Reply to Objection 1. To know that God exists in a general and confused way is implanted in us by nature, inasmuch as God is man's beatitude. For man naturally desires happiness, and what is naturally desired by man must be naturally known to him. This, however, is not to know absolutely that God exists; just as to know that someone is approaching is not the same as to know that Peter is approaching, even though it is Peter who is approaching; for many there are who imagine that man's perfect good which is happiness, consists in riches, and others in pleasures, and others in something else.
Iª q. 2 a. 1 ad 2 Ad secundum dicendum quod forte ille qui audit hoc nomen Deus, non intelligit significari aliquid quo maius cogitari non possit, cum quidam crediderint Deum esse corpus. Dato etiam quod quilibet intelligat hoc nomine Deus significari hoc quod dicitur, scilicet illud quo maius cogitari non potest; non tamen propter hoc sequitur quod intelligat id quod significatur per nomen, esse in rerum natura; sed in apprehensione intellectus tantum. Nec potest argui quod sit in re, nisi daretur quod sit in re aliquid quo maius cogitari non potest, quod non est datum a ponentibus Deum non esse.
Reply to Objection 2. Perhaps not everyone who hears this word "God" understands it to signify something than which nothing greater can be thought, seeing that some have believed God to be a body. Yet, granted that everyone understands that by this word "God" is signified something than which nothing greater can be thought, nevertheless, it does not therefore follow that he understands that what the word signifies exists actually, but only that it exists mentally. Nor can it be argued that it actually exists, unless it be admitted that there actually exists something than which nothing greater can be thought; and this precisely is not admitted by those who hold that God does not exist.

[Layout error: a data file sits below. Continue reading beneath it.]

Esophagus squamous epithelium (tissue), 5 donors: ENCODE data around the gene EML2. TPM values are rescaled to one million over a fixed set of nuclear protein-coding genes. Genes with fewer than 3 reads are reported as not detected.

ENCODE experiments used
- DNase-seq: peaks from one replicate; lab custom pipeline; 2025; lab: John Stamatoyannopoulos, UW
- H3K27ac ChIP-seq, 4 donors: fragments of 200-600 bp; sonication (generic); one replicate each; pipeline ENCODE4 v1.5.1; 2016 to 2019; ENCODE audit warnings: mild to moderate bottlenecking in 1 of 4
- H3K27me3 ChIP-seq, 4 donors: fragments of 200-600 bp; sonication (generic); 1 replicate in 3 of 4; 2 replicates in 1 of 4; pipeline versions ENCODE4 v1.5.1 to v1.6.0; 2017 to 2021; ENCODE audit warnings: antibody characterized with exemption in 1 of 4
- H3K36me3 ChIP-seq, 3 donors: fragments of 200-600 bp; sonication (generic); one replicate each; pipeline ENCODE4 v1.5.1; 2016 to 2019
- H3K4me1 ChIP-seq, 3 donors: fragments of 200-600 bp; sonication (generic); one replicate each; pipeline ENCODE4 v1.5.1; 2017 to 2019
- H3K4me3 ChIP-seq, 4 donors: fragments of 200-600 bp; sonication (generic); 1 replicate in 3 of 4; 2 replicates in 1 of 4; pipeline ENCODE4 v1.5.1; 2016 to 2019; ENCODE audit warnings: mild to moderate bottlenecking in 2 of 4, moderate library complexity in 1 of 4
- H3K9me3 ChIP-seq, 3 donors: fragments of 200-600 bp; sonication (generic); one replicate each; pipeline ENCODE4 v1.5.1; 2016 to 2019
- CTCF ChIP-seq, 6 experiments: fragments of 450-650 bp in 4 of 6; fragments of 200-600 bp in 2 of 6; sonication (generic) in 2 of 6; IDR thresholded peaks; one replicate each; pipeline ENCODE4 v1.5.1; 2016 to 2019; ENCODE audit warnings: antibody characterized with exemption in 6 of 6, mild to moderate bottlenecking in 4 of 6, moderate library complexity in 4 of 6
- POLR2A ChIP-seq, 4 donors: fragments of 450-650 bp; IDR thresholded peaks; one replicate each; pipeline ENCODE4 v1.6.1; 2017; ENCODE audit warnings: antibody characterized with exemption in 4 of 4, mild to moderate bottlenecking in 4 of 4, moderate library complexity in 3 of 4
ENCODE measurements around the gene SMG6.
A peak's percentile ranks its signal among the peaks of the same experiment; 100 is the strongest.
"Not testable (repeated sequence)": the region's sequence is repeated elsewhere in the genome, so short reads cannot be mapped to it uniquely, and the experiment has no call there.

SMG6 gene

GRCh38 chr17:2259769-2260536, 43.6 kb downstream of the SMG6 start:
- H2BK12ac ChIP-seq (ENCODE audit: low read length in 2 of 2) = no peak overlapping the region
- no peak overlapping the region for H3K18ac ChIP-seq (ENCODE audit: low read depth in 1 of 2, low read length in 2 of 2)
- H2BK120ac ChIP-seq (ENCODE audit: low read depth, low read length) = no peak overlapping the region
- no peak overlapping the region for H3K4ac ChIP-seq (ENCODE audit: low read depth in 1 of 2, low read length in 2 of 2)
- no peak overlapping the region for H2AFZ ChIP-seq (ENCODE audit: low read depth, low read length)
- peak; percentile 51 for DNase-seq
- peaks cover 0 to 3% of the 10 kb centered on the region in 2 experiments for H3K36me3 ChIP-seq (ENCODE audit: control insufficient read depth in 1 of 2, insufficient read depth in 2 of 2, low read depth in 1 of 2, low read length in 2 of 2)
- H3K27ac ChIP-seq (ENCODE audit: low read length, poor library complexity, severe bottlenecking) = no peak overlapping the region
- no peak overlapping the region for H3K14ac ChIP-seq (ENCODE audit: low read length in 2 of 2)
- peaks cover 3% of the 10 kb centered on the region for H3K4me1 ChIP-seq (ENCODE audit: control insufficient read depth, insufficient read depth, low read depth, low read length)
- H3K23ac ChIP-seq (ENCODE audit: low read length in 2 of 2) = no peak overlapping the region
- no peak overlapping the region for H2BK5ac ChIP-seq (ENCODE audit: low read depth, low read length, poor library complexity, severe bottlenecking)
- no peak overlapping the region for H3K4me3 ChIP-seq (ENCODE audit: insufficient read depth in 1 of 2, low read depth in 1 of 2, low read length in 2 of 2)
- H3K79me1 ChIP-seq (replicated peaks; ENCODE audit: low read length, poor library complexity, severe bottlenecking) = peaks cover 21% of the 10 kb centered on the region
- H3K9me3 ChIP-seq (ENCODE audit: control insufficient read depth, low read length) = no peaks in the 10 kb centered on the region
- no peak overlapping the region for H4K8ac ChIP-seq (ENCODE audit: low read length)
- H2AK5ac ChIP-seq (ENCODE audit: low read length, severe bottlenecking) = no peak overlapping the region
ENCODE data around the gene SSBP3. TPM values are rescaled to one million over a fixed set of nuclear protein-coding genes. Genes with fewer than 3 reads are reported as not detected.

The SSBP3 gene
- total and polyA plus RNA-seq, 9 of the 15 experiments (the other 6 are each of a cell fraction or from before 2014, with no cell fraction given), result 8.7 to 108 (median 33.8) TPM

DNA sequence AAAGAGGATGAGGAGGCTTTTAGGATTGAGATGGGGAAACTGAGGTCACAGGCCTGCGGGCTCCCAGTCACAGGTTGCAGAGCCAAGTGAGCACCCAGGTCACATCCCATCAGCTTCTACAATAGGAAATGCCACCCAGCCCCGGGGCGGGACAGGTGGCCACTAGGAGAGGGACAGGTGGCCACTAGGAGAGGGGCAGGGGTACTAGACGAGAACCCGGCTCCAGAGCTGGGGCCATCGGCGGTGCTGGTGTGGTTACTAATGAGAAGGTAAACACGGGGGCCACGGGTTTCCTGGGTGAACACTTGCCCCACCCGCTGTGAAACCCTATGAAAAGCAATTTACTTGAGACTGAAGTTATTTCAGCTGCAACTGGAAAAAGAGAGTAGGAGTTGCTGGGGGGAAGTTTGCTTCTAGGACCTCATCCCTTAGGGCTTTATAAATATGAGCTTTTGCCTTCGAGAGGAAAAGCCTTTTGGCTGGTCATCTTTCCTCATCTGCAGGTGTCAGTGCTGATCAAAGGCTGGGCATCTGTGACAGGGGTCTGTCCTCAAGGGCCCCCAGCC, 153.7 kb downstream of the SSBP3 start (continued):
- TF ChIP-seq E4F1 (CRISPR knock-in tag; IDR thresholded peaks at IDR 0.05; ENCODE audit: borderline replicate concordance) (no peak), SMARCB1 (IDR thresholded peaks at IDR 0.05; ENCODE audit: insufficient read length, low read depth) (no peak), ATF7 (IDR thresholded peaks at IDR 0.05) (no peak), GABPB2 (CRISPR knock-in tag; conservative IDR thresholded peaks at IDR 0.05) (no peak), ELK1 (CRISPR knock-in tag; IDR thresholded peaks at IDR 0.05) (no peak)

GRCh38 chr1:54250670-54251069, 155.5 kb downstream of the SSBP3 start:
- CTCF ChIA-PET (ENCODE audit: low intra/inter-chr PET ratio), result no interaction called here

Iª q. 2 a. 1 ad 3 Ad tertium dicendum quod veritatem esse in communi, est per se notum, sed primam veritatem esse, hoc non est per se notum quoad nos.
Reply to Objection 3. The existence of truth in general is self-evident but the existence of a Primal Truth is not self-evident to us.
Iª q. 2 a. 2 arg. 1 Ad secundum sic proceditur. Videtur quod Deum esse non sit demonstrabile. Deum enim esse est articulus fidei. Sed ea quae sunt fidei, non sunt demonstrabilia, quia demonstratio facit scire, fides autem de non apparentibus est, ut patet per apostolum, ad Hebr. XI. Ergo Deum esse non est demonstrabile.
We proceed thus to the second article. Objection 1. It seems that the existence of God cannot be demonstrated. For it is an article of faith that God exists. But what is of faith cannot be demonstrated, because a demonstration produces scientific knowledge; whereas faith is of the unseen (Hebrews 11:1). Therefore it cannot be demonstrated that God exists.
Iª q. 2 a. 2 arg. 2 Praeterea, medium demonstrationis est quod quid est. Sed de Deo non possumus scire quid est, sed solum quid non est, ut dicit Damascenus. Ergo non possumus demonstrare Deum esse.
Objection 2. Further, the essence is the middle term of demonstration. But we cannot know in what God's essence consists, but solely in what it does not consist; as Damascene says (De Fide Orth. i, 4). Therefore we cannot demonstrate that God exists.